Amazon deal makes librarian Nancy Pearl less beloved
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Nancy Pearl, the author of ‘Book Lust: Recommended Reading for Every Mood, Moment and Reason’ and cheery NPR commentator, may be the nation’s most beloved librarian. So beloved, in fact, that there is an action figure of her. Two, actually, the standard and deluxe edition, pictured above, which is librarian complete with library. She may be the most famous librarian in the U.S.
That kind of profile can lead to some interesting projects, and for Pearl, a lifelong book recommender, a book imprint of her own was a logical step. That imprint is titled Book Lust Rediscoveries, and it brings books Pearl loves back into print.
The only catch is that it’s with Amazon.
The Washington Post talks to a number of local booksellers, both independents and a Barnes & Noble branch, that have declined to stock the books. To them, the math just doesn’t make sense.
Any brick-and-mortar bookstore can buy the books from wholesalers in much the same way it would buy titles from any other publisher, according to Amazon. The problem is that the list price of the books could be as much as twice what it is on Amazon.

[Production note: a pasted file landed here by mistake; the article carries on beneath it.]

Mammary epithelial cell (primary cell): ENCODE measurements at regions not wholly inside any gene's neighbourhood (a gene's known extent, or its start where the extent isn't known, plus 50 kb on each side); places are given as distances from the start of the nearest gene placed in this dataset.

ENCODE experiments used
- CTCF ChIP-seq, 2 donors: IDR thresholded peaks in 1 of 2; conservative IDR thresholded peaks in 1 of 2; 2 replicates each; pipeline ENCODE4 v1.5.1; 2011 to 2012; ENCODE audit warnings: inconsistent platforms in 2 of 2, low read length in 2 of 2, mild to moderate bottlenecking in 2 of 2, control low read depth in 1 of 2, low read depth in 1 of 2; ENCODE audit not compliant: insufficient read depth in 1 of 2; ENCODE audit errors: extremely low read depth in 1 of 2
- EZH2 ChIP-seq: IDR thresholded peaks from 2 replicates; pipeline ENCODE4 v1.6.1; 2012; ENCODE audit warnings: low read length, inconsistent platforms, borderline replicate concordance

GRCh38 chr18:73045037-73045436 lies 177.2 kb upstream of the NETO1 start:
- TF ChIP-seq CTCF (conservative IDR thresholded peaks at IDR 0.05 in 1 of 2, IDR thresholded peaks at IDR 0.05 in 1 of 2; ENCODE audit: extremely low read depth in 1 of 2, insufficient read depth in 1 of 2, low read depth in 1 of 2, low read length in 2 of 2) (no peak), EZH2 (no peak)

The controversy over stocking her books ‘just made me very sad,’ Pearl tells the Washington Post. It’s interesting that booksellers would balk at Pearl, who cuts such a likable figure and whose ‘Book Lust’ was a bestseller.
It’s parent company Amazon that’s the problem. ‘I don’t want to stock a book and have Amazon get the money,” Mark LaFramboise, chief buyer at the well-known Politics and Prose bookstore, told the Washington Post. Amazon, he says, wants ‘nothing other than our total annihilation.’
But in a way, this helps Amazon, because those who want the books from Pearl’s Book Lust Rediscoveries will have to buy them from the online bookseller. So far, her imprint has published four books: ‘A Gay and Melancholy Sound’ by Merle Miller, first published in 1962; ‘After Life’ by Rihann Ellis, first published in 2000; ‘Fool’ by Frederick G. Dillen, first published in 1999; and, initially published in 1973, Elizabeth Savage’s ‘The Last Night at the Ritz.’
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-- Carolyn Kellogg